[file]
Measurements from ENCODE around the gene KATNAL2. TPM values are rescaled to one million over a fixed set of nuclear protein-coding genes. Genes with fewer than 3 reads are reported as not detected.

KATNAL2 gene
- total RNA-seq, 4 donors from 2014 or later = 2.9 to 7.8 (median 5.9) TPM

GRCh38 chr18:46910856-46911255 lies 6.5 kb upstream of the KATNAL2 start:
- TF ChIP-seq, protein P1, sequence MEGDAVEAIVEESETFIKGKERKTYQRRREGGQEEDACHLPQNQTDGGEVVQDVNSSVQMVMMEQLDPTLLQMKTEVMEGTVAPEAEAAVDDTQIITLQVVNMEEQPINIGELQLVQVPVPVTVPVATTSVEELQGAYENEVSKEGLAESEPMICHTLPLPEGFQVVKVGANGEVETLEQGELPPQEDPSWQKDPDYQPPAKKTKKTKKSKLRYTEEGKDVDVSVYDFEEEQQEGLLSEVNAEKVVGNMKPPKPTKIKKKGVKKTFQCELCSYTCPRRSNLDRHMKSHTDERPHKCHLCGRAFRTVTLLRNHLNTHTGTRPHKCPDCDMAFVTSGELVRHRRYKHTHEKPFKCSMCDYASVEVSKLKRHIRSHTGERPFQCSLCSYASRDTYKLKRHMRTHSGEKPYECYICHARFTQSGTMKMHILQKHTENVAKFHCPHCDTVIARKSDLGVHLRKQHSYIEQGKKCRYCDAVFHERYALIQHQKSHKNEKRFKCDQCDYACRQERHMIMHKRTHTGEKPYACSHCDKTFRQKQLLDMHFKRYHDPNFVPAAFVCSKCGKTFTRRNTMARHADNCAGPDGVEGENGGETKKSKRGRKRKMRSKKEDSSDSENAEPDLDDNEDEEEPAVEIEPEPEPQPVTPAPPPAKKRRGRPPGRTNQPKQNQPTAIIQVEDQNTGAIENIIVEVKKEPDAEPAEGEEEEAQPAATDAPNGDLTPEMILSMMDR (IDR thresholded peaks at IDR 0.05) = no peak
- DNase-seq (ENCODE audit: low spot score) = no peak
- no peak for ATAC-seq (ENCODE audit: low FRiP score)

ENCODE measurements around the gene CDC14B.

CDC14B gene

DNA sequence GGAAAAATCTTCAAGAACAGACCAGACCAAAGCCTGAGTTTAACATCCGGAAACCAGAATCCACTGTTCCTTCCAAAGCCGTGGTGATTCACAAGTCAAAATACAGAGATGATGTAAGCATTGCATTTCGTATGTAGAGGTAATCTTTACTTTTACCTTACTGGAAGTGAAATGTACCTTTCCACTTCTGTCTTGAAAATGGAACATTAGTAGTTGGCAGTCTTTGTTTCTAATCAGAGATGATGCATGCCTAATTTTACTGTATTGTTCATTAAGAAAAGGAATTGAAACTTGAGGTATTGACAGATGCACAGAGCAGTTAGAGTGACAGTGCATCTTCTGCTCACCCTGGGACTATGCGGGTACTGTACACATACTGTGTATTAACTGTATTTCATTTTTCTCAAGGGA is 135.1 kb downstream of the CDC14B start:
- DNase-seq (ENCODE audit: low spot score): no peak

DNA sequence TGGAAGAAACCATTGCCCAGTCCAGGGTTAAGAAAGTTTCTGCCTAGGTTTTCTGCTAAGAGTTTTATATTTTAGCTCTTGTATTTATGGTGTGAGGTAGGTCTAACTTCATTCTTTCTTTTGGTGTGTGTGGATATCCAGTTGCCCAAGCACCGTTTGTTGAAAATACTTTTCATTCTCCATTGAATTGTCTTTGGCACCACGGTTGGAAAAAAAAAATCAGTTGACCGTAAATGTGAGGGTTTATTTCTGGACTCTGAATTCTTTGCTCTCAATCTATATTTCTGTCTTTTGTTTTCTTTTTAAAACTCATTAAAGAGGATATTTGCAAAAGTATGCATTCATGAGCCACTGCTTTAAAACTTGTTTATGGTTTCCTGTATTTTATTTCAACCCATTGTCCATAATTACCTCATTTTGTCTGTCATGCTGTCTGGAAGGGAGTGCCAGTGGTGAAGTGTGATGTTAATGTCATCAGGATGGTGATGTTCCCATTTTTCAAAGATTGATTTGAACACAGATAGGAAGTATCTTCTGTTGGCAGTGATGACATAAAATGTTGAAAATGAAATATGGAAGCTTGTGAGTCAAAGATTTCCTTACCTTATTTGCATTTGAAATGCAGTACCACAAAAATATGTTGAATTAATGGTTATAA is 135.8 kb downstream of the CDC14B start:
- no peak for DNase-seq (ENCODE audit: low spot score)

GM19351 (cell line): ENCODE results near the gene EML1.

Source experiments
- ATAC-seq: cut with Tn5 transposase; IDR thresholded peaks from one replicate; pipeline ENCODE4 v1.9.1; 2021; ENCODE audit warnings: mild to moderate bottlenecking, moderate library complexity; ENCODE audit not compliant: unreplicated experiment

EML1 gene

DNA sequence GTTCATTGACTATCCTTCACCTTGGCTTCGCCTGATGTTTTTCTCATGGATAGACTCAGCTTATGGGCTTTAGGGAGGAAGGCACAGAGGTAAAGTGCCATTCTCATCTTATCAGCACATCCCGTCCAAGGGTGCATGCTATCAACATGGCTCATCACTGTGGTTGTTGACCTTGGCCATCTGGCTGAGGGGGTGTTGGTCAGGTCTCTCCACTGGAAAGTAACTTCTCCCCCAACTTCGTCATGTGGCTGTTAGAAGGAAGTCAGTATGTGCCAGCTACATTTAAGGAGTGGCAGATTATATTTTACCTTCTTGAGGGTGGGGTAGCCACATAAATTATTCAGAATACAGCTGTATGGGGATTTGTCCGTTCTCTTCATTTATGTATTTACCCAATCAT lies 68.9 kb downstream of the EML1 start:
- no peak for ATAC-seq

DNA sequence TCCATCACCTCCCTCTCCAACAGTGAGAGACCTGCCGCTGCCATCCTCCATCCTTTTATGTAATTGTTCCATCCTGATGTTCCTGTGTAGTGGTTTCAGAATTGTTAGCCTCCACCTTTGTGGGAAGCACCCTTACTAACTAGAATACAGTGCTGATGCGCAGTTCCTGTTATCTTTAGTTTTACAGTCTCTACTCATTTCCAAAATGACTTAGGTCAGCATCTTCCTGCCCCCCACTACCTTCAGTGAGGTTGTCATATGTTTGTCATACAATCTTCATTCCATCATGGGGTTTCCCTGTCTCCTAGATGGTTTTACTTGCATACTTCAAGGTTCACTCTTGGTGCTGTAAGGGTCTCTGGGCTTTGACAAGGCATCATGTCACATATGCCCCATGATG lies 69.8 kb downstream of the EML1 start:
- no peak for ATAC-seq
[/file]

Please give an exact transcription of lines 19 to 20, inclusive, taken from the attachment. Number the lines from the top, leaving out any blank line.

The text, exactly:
- no peak for ATAC-seq

DNA sequence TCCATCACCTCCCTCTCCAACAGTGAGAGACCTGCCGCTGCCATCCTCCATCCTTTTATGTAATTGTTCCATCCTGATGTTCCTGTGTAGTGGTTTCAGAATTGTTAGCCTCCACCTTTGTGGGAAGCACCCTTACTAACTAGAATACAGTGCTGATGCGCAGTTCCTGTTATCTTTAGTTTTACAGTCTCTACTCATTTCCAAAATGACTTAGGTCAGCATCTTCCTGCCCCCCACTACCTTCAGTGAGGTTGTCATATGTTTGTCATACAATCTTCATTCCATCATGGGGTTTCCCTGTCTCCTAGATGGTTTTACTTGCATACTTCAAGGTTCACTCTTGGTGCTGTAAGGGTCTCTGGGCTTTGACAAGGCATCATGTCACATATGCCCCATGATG lies 69.8 kb downstream of the EML1 start: